A Georgia father feels anguish and frustration over the refusal by India to sign the Hauge Convention, a treaty that facilitates the return of children wrongfully removed from their country of residence. The father's 3-year-old daughter was taken back to India by his ex-wife during a child custody battle. He obtained a United States court order that granted him custody, but when it came time to enforce it, his children were in India, a country that does not recognize international parental abduction as a crime.
The Georgia father is not alone in his frustration. While the United States has placed a significant amount of focus on the problem of international parental abduction, it has been difficult to work with countries that were not amongst the 80 to sign the 1980 convention. Advocates ask that the State Department and federal government officials place more pressure on Japan and India to work with the United States to return the nearly 400 children wrongfully removed to their respective countries.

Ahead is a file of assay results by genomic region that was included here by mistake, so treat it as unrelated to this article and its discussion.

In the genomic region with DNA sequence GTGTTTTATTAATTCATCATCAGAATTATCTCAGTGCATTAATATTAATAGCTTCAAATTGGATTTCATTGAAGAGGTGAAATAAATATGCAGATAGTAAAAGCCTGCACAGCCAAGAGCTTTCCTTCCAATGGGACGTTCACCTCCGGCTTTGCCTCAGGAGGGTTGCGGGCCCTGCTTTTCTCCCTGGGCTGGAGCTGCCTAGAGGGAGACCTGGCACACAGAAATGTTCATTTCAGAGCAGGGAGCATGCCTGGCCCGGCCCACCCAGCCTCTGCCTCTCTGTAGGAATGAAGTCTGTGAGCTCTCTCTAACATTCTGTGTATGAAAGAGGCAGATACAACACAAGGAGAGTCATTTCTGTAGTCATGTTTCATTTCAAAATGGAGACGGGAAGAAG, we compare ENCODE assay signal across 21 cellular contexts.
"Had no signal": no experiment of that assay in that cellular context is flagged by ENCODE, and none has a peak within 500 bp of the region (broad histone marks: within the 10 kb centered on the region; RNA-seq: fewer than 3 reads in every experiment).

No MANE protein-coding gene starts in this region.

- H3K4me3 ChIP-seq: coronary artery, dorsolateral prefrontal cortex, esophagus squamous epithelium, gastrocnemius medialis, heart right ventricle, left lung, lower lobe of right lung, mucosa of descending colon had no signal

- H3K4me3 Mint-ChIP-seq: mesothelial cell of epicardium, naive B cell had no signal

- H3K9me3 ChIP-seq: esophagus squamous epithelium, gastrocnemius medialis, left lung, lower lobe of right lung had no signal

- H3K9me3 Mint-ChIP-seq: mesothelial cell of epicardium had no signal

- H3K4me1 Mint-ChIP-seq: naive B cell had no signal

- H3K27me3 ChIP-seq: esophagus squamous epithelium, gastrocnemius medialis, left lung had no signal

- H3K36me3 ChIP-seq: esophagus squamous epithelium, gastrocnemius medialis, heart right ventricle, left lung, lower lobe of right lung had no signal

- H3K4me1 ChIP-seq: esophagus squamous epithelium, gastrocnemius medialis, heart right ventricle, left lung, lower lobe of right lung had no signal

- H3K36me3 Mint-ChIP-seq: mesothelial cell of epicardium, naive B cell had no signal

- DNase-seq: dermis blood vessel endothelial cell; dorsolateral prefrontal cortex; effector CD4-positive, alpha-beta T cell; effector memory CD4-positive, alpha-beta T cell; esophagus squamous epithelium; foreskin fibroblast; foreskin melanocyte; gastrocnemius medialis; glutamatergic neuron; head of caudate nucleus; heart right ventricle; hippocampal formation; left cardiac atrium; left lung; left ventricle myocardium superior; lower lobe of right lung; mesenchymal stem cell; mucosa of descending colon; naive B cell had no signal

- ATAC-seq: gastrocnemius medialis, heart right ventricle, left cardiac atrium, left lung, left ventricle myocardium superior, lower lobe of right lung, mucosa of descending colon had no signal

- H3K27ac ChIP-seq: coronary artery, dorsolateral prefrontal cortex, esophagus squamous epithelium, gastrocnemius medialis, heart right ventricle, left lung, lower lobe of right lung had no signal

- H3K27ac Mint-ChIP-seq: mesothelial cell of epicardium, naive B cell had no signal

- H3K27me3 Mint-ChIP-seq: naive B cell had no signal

The State Department claims that it has made great strides by increasing staff from 18 to 65 people who deal with the abduction cases, and claim that they are in fact putting a high level of pressure on the two countries.
Another father of two abducted children claimed that "if [the State Department] really made it an issue to solve these cases, I believe they could be resolved tomorrow." He stated his frustration with the government when he declared that they simply "don't have the will" to deal with the growing problem.
Source: The Washington Post "Japan, India pressed to curb child abductions" David Crary 12/7/10